A man whose son was shot to death has an issue with Donald Trump’s rhetoric
Donald Trump caused a lot of controversy last week when he made a comment that sounded suspiciously like he was asking second amendment supporters to use their guns on Hillary Clinton. The Republican nominee for president has since claimed that’s not what he meant/the media has twisted his words/he was being sarcastic (I can’t remember which excuse he used but it was one or all of those).
Regardless of whether he meant what he said or not, in a world in which shootings seem to happen every day, such words shouldn’t be taken lightly. Especially not when they are being spoken by someone seeking the highest office in the land.
One father whose life was shattered by gun violence spoke out.
In an article from The Guardian, Richard Martinez, whose son was shot and killed in a mass shooting in Isla Vista, California in 2014, says Trump’s rhetoric is dangerous.
“Early in the campaign, he said he could shoot someone on Fifth Avenue and not lose any voters. And this week, he suggested that gun violence could be a way to deal with Hillary Clinton because she wants to “essentially abolish the second amendment”.
“He either doesn’t understand, or he understands and means it. On the one hand, he is incompetent. On the other, he is evil.”
Martinez is right. Every Trump rally seems to have the potential for violence. Trump either blindly or purposefully lathers up the crowd by playing into their frustrations and then making casual threats of violence, to protesters in the crowd, to the speakers he didn’t like at the DNC, to his opponent, either without any clue as to what he’s doing or without regard for the consequences. The video the New York Times recently shared of some of the more unseemly goings-on at Trump rallies is a visceral indication of how revved up his supporters are. And he continues to fan the flames.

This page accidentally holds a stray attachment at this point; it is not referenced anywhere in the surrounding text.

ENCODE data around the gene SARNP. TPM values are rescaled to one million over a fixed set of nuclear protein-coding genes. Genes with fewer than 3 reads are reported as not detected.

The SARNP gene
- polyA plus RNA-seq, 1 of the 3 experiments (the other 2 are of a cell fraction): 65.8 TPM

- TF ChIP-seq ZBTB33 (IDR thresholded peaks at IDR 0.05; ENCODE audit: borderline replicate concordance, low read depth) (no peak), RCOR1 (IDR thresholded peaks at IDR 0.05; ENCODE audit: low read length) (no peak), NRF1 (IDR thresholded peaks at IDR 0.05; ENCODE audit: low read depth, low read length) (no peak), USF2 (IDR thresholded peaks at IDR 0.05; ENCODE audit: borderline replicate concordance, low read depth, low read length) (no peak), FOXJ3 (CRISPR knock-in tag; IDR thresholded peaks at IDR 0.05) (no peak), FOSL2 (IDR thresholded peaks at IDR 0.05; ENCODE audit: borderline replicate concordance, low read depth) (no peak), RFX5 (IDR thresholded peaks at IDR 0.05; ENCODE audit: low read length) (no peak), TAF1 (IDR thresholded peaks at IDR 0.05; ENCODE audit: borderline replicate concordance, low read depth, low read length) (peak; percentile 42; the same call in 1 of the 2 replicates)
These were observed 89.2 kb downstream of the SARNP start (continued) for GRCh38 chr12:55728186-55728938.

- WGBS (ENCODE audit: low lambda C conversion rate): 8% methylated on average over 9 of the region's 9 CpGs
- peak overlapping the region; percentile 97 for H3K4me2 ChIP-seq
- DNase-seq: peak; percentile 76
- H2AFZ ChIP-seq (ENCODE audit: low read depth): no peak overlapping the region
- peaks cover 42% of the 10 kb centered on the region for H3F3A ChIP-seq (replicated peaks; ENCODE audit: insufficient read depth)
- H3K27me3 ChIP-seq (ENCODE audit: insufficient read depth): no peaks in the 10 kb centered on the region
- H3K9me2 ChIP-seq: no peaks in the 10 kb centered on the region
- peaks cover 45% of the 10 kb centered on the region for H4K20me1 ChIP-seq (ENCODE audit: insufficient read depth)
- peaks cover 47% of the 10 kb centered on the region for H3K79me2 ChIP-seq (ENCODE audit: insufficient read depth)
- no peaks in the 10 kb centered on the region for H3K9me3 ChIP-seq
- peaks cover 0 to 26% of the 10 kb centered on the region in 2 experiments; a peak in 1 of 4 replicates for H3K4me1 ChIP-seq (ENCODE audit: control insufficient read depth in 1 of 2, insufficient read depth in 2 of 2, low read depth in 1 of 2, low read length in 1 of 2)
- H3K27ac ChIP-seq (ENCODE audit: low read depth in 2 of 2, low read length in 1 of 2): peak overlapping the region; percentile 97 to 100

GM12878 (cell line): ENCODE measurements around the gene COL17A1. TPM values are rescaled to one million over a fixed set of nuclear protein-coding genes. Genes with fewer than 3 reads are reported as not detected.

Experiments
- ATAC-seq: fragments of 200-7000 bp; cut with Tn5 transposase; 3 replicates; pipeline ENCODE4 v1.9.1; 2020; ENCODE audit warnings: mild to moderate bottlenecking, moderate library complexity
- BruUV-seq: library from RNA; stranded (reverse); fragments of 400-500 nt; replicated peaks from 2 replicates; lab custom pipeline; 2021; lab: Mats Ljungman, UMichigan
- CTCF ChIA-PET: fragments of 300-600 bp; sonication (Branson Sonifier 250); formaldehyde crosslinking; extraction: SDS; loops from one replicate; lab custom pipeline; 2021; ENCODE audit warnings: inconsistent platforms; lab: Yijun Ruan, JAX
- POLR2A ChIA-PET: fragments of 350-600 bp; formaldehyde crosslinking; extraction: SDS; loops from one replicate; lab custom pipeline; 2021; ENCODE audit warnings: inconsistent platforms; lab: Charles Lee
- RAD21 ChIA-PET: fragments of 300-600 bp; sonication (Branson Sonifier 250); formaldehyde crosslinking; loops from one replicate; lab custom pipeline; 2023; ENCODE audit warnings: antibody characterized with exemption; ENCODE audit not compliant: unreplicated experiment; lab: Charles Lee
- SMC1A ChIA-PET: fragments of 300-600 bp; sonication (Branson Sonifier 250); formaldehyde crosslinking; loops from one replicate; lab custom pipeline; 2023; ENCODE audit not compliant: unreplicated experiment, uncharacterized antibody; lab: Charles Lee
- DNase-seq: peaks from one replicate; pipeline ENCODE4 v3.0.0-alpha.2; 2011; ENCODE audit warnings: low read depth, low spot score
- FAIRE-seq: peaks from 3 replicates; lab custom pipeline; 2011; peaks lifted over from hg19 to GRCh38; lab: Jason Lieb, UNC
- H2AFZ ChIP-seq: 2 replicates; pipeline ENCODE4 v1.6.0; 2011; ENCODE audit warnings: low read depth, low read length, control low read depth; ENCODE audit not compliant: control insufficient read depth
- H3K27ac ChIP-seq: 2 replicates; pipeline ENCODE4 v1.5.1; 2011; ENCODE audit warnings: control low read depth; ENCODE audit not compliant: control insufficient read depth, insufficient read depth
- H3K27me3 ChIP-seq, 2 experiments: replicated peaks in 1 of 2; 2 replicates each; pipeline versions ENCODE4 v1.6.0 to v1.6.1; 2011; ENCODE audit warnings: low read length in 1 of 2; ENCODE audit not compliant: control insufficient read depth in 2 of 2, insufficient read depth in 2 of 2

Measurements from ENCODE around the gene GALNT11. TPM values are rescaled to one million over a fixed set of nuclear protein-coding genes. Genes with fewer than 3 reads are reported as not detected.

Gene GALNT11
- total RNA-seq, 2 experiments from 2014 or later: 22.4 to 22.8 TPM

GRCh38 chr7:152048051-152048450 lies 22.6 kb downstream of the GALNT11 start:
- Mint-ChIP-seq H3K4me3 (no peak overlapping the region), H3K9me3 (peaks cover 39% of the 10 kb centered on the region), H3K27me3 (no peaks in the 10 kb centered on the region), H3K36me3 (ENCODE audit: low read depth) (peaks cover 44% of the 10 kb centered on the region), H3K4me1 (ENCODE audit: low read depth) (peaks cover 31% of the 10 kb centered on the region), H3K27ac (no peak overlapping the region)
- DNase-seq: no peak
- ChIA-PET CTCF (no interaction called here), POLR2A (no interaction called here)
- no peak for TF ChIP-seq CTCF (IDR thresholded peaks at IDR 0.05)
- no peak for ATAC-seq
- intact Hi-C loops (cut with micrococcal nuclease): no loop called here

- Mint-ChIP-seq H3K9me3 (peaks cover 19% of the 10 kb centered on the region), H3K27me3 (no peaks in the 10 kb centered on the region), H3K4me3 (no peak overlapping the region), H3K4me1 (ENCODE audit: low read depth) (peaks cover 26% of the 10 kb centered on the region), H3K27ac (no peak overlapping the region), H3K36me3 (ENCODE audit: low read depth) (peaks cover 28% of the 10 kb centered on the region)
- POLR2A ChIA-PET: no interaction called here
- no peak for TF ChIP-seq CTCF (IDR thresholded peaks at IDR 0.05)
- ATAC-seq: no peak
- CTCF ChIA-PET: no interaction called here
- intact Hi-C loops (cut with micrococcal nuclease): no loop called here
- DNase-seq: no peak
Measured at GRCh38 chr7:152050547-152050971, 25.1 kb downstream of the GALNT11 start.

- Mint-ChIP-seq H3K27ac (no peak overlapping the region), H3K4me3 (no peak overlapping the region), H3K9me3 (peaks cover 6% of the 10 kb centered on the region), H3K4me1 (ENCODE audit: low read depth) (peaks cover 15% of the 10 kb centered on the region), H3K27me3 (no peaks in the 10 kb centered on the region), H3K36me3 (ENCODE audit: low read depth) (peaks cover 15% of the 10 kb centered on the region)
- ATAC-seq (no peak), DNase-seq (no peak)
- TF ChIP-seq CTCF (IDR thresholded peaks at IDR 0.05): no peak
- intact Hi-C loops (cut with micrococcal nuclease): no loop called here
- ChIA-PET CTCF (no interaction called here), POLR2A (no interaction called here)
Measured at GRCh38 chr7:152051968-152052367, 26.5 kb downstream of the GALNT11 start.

Someone with the influence and power Trump has, and someone who could be the president of the United States in a few short months, needs to take more responsibility for his words, and for the tenor of his entire campaign. There’s no doubt that the anger and frustration he is stirring were simmering below the surface long before he rose to prominence this campaign season, but it’s equally clear that he is both feeding off it and playing to it, and whether he becomes president or not, he should be more careful about poking the bear.
Richard Martinez has witnessed the consequences of gun violence firsthand, and he doesn’t like what he’s hearing from Donald Trump.
“At this point, Donald Trump should understand his impact on the people he’s talking to. All you have to do is go on Twitter and see that some people took his words seriously in the worst possible way. He’s completely irresponsible, completely dangerous, unpatriotic and in complete disregard of what this country stands for, our system of government and our values.”
Obviously gun control is a divisive issue, as is the matter of who you support for president. But even if you are pro-Trump, it shouldn’t be hard to understand why someone like Richard Martinez is unsettled by a callous disregard for the power of his rhetoric and the tone of his message.
If a kid in high school made a joke about shooting someone on Fifth Avenue just to see how people would react, that kid would be in a fair amount of trouble for making such a comment, in jest or not. Donald Trump is neither a kid nor in high school. He’s a grown man who is running for President. His words carry weight.
He should try harder to consider how he uses them.
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